AIDS, Sex and Culture: Global Politics and Survival in Southern Africa
By Ida Susser. Pp. 304. £62.50. Wiley-Blackwell, Hoboken, NJ. 2009.
South African-born anthropologist, Ida Susser, re-visits her native land to examine the multifaceted cultural environment pertaining to the HIV pandemic. Gender subordination is at the heart of the book: the forces of globalised economies make women particularly vulnerable. Susser focuses her skills on this disadvantaged HIV-afflicted group. She seeks to explicate the nexus between the personal and the political, the powerful and the dispossessed, the macro-economic and the domestic, and exposes how HIV acts as a powerful palimpsest of the troubling divisions of global human interactions.
Susser casts her critical eye over the biomedical discourse surrounding HIV. She finds the disease to be framed, primarily, as an urban male homosexual problem, and that this population accrues disproportionate benefits. She demonstrates the concerted activism taken to raise awareness of the pandemic’s effect on women, including: heterosexual transmissibility, mother-to-child transmission, and the central roles that women play as care-givers.
The market-driven policies, or ‘Neoliberalism’, come into condemnation; widely adopted and exported to developing countries by the International Monetary Fund and World Bank, argues Susser, these powerful macro-economic factors foster gender subordination, and contribute directly to economic oppression of the poorest poor.
Susser traces negative consequences of international aid policies, such as George W. Bush’s PEPFAR (President’s Emergency Plan for AIDS Relief): influenced by ‘compassionate conservative’ theologically driven ideologies that inscribe conditions on the provision of aid (e.g. emphasis on abstinence at the expense of sex education and condom provision). In contrast, Susser reveals that women’s concerns prioritise frank discussion of sex education, sexual orientation, contraceptives and family planning.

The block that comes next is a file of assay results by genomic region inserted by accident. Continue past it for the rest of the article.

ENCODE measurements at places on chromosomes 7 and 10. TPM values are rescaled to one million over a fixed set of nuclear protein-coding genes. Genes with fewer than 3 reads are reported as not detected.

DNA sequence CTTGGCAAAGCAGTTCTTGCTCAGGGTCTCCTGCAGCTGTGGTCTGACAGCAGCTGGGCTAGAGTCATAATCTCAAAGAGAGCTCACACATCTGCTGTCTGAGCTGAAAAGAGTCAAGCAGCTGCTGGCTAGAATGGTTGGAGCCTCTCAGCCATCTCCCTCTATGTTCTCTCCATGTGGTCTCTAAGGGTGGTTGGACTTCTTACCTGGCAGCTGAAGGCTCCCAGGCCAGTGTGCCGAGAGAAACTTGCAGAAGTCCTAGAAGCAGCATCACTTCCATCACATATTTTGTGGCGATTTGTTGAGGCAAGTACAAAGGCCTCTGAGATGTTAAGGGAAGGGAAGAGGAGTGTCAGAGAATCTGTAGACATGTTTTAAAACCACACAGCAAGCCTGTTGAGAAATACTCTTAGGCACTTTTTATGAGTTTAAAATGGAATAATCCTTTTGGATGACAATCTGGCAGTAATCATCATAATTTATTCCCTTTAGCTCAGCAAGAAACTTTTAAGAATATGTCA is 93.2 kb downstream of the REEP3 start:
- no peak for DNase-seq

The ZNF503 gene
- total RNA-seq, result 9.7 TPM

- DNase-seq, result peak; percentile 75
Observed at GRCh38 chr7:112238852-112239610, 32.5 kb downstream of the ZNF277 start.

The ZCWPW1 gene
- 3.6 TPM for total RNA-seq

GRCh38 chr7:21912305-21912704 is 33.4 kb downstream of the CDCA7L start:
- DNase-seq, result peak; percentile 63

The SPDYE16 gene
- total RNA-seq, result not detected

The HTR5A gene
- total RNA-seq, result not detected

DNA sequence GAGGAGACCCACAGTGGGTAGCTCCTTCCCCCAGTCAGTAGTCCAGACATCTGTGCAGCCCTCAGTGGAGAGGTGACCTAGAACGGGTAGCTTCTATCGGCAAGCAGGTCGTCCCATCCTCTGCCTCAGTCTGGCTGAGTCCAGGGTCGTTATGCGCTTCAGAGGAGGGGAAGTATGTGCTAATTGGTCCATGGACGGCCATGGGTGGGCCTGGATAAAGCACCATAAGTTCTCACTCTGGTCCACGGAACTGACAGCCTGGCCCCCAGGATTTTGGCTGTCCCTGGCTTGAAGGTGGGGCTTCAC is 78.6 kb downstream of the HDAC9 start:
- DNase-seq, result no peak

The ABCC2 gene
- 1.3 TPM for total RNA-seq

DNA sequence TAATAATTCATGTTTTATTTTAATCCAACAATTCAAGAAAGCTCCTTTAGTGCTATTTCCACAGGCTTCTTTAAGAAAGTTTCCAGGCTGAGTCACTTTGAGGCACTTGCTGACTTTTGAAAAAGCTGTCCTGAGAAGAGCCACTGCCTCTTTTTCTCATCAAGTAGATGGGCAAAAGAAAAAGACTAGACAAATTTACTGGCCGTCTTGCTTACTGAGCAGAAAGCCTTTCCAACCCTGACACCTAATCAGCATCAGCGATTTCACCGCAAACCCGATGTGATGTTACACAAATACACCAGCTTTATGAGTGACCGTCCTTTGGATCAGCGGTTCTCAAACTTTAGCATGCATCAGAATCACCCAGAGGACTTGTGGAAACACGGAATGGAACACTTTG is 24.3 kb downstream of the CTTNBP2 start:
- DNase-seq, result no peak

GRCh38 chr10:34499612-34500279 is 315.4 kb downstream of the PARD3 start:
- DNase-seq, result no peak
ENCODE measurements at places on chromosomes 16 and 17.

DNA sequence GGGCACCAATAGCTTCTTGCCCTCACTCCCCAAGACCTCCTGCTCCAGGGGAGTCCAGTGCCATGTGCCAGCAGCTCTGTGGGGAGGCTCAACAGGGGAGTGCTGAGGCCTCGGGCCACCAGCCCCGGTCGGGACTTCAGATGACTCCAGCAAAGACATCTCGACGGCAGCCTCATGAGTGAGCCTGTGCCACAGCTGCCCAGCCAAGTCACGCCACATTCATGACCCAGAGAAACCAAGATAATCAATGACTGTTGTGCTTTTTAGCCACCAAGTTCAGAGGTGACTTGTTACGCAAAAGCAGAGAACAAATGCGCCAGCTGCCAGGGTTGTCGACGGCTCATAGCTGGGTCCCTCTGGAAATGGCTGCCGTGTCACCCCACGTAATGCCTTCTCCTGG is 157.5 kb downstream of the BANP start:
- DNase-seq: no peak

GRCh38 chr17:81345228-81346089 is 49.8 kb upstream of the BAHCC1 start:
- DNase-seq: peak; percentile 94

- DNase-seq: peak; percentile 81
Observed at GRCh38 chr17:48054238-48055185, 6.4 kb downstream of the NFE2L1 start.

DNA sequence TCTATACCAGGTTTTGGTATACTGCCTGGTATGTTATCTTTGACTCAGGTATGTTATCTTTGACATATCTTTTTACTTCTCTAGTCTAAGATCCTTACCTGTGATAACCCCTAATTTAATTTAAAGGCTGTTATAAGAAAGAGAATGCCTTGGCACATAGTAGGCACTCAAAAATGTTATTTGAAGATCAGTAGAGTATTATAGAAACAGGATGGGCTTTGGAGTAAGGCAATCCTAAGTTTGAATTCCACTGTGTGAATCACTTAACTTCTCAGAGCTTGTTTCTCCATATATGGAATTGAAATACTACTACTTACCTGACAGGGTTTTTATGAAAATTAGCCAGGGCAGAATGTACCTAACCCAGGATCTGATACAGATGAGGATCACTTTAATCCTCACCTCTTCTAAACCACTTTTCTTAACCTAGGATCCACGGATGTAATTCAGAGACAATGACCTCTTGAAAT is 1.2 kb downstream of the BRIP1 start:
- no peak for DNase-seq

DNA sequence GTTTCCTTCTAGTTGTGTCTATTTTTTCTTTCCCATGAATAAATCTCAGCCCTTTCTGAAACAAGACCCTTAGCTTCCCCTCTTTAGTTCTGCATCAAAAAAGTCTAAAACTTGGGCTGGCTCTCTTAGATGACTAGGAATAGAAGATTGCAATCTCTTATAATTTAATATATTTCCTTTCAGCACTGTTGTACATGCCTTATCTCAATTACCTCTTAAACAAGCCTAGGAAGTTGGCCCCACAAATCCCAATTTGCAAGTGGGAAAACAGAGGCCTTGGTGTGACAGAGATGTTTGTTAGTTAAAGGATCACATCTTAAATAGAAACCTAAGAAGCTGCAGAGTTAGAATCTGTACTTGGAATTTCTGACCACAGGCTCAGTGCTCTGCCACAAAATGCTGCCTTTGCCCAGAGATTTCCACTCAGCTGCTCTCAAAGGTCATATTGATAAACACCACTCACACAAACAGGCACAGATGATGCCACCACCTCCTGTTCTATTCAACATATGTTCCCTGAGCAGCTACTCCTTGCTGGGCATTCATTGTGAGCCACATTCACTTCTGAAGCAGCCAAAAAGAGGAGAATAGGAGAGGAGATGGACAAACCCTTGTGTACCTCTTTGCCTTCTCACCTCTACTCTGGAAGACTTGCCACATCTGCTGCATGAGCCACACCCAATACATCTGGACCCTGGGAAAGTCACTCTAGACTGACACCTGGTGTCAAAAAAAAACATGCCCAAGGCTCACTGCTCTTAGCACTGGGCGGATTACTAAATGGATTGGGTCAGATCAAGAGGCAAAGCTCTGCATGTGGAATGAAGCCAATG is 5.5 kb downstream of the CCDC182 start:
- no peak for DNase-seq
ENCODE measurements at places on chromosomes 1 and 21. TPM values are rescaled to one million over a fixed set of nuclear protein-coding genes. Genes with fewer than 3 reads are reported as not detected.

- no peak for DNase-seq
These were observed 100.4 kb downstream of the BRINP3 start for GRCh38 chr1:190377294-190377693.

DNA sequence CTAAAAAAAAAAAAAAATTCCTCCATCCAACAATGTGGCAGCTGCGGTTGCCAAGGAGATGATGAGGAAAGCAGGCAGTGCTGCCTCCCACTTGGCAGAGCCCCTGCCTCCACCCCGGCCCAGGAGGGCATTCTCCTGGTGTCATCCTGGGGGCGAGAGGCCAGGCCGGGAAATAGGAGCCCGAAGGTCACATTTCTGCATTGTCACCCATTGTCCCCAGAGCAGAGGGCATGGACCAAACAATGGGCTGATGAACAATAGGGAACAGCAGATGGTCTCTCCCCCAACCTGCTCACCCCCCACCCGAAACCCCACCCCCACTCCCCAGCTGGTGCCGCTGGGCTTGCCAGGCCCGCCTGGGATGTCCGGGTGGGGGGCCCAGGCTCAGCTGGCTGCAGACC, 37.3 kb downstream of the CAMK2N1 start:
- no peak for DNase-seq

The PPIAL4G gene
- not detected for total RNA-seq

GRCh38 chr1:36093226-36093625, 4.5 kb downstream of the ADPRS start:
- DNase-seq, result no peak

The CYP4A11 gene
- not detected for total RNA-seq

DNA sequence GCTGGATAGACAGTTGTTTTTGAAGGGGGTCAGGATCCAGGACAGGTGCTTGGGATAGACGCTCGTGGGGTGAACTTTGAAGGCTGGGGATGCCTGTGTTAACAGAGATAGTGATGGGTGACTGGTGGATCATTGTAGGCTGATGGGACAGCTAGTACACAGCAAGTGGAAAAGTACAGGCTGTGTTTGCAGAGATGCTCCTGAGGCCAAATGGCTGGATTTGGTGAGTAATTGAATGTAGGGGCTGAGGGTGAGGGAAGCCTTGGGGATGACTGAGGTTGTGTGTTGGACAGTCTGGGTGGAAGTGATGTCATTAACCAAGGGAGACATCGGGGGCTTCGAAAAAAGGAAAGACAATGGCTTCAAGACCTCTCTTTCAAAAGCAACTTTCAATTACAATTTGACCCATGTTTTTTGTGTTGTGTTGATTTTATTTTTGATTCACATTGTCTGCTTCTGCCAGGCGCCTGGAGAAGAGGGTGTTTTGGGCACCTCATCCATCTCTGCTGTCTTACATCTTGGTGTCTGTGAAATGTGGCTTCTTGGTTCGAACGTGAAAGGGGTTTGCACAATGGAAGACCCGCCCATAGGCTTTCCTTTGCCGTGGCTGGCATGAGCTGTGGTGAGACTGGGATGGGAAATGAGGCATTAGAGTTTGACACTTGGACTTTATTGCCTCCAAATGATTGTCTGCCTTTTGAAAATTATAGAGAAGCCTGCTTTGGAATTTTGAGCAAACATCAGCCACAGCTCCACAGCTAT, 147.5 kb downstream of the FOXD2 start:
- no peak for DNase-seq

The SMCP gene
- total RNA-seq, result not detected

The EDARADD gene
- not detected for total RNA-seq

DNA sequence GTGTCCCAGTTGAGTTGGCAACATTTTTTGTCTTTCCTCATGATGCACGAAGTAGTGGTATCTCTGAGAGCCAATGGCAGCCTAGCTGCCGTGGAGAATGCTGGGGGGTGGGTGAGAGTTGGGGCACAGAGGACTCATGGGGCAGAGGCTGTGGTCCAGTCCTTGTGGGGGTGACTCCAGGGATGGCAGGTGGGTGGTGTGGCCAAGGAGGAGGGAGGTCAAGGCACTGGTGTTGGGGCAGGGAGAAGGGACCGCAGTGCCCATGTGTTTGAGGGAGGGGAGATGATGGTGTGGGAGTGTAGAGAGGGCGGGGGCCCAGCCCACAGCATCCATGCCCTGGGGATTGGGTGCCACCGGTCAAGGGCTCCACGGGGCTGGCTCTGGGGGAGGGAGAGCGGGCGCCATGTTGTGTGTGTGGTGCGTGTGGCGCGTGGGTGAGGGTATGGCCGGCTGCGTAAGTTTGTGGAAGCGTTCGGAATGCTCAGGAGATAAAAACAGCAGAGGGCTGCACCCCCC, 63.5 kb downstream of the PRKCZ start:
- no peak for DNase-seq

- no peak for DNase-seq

At the heart of the book, contextualised by South African history and post-apartheid transition, are ethnographic descriptions of HIV-positive women trying to carve out hope during life’s daily struggles; we see them congregating in groups, working with beads in a mission hospital in rural KwaZulu-Natal, or campaigning for female condoms in Namibia. We meet protagonists of ‘transformative activism’: ‘the collective action that aims for change to the overall structural constraints that disempowered people confront in their day to day lives when fighting HIV. ’
Included is a chapter by Sibongile Mkhize, a social scientist who writes of the profound and devastating effect that HIV has had on her family. This contributes to the thick-grained texture of the book, to paint a picture of flexibility and enterprise among ordinary women.
Susser describes a model of resilience amidst socioeconomic deprivation, gender discrimination and the wrong-headedness of HIV denialism and anti-scientism. In doing so, she recapitulates the same enterprising activism by her own academic efforts. She is vocal and persuasive, and though her own ideological slant can be a bit strident, it is an important part of HIV cumulative research and social literature. Accessible and compelling, this work is valuable to understanding HIV within the broader southern African and global context, and is highly recommended to anyone interested in the intricate interplay between the social and biological sciences.
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